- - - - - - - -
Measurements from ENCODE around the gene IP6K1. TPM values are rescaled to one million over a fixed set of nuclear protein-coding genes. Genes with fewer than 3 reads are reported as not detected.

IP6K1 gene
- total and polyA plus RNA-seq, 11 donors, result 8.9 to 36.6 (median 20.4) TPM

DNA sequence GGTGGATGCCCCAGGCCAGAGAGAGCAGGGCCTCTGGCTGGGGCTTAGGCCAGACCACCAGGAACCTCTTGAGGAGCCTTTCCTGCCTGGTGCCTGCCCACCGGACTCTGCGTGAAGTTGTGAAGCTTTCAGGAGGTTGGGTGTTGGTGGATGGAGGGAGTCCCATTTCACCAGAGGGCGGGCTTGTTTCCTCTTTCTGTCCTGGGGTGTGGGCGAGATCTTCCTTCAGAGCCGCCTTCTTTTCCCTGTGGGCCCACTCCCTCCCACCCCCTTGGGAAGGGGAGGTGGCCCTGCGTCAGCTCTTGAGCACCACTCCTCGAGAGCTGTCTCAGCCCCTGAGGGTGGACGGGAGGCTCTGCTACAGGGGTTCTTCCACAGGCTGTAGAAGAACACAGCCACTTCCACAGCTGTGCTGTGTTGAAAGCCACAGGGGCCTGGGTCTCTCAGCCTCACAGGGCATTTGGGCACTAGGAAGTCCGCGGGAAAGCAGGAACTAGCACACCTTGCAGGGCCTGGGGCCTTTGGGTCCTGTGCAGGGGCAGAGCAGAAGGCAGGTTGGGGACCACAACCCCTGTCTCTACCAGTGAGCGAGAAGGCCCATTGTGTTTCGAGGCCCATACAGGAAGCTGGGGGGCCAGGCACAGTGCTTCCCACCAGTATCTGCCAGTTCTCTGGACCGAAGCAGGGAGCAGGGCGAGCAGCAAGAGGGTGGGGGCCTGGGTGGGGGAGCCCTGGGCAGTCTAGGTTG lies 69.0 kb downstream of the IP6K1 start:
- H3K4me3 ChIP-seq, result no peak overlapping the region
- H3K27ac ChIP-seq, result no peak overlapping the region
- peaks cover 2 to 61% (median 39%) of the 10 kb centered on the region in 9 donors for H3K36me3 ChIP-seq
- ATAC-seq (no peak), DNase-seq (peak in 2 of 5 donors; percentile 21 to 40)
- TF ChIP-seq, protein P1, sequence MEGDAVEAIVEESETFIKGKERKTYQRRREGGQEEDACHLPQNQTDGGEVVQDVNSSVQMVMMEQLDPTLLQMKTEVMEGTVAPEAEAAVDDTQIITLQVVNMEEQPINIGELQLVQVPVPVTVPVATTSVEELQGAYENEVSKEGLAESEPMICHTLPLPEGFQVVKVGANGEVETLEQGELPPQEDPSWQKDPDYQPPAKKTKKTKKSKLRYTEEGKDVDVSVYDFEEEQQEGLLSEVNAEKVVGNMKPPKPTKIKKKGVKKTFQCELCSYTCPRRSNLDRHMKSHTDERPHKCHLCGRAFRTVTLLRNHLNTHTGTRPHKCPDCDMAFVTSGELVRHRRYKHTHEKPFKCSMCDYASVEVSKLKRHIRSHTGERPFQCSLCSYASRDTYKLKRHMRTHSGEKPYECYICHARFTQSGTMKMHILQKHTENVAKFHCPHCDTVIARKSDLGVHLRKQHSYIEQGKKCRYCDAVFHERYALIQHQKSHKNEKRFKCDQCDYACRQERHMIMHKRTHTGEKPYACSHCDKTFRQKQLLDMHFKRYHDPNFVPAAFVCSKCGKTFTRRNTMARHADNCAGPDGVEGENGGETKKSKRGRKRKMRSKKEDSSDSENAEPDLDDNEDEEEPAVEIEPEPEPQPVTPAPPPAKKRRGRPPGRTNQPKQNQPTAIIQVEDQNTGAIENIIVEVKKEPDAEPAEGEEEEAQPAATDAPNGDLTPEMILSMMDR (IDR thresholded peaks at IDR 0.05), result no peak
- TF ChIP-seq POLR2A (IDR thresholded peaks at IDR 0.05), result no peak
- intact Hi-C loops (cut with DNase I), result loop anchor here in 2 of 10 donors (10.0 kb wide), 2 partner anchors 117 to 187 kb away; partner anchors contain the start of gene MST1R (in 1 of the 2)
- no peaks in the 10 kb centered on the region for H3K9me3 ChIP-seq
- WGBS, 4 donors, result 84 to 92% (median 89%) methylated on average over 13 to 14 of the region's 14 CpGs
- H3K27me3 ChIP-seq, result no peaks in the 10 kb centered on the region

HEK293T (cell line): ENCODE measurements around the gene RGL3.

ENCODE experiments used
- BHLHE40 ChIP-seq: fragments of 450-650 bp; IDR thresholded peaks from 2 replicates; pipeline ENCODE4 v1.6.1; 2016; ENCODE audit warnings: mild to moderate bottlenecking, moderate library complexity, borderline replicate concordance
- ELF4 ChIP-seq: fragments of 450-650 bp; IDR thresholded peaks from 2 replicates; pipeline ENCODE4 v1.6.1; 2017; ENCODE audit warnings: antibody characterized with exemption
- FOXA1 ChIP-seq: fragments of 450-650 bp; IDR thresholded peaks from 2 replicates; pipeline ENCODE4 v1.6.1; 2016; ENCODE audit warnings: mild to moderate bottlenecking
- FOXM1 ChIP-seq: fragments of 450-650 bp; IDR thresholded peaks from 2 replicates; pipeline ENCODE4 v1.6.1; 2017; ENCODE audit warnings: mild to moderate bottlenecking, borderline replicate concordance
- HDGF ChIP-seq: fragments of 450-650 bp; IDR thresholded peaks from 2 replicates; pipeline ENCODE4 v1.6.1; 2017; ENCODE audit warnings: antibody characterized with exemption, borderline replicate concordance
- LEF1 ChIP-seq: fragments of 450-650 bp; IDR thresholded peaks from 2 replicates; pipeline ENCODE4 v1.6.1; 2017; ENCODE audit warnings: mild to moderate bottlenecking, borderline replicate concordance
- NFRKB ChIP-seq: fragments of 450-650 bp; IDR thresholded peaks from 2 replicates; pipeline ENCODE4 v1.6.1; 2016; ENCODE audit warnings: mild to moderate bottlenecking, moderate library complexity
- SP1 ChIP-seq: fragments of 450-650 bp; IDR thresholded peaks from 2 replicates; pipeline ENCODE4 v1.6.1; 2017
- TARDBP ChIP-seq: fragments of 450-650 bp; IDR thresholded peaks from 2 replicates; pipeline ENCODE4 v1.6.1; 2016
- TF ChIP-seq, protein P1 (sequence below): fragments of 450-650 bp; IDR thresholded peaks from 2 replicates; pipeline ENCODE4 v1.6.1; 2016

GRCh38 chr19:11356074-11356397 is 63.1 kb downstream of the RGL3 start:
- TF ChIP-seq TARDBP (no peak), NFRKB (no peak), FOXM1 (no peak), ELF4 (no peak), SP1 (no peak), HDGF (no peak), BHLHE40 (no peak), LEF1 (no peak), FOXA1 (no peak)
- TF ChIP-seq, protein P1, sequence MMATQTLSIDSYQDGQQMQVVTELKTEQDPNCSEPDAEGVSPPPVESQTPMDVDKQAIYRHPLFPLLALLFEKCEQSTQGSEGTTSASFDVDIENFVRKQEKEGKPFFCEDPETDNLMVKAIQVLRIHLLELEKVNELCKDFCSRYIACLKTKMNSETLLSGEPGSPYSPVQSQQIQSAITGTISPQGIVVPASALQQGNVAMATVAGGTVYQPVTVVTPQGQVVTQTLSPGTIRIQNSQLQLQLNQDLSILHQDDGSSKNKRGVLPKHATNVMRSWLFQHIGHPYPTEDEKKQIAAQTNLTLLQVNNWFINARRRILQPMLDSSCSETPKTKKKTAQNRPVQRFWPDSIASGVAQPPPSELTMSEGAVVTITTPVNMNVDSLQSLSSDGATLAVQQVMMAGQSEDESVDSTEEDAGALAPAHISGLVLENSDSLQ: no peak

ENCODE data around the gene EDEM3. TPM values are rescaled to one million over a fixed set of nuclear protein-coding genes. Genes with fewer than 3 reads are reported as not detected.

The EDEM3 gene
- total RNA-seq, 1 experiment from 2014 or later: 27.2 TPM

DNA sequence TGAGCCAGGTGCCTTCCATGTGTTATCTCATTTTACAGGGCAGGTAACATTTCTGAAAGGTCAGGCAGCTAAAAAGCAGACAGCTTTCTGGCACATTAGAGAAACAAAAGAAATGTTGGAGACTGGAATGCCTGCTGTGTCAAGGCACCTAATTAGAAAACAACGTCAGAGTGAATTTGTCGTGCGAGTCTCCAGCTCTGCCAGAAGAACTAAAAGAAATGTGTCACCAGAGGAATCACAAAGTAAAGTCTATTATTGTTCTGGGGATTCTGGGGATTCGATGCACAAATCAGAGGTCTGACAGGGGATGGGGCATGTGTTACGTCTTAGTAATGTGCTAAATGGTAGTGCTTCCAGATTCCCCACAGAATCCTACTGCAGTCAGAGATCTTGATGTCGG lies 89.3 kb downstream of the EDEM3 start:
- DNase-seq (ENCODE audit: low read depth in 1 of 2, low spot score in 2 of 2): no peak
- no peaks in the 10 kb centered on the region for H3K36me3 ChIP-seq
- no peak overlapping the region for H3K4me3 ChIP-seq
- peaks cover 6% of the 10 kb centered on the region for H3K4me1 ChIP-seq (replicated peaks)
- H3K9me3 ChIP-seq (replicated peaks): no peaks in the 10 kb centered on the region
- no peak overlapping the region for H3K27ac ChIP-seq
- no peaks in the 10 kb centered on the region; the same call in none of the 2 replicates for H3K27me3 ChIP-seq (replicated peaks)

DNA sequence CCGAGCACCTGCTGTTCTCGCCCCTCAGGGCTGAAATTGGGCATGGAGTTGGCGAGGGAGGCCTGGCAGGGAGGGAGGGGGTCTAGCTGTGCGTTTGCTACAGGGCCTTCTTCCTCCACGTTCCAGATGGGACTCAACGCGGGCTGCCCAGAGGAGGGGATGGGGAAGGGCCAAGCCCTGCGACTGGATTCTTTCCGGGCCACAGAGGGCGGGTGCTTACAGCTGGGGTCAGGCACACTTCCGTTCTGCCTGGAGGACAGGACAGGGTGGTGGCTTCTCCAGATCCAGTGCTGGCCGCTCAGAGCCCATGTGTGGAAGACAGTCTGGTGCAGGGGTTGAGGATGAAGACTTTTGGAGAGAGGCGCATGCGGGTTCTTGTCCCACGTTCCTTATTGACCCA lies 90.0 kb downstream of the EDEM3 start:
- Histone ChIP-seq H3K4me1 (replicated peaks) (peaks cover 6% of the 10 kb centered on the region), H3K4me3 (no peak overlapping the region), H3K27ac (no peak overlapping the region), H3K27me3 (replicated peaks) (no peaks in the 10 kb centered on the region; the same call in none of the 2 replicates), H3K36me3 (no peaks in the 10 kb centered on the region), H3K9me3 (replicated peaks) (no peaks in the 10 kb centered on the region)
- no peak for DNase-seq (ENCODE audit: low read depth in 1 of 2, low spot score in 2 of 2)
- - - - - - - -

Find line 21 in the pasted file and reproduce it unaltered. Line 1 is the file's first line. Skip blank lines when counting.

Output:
- HDGF ChIP-seq: fragments of 450-650 bp; IDR thresholded peaks from 2 replicates; pipeline ENCODE4 v1.6.1; 2017; ENCODE audit warnings: antibody characterized with exemption, borderline replicate concordance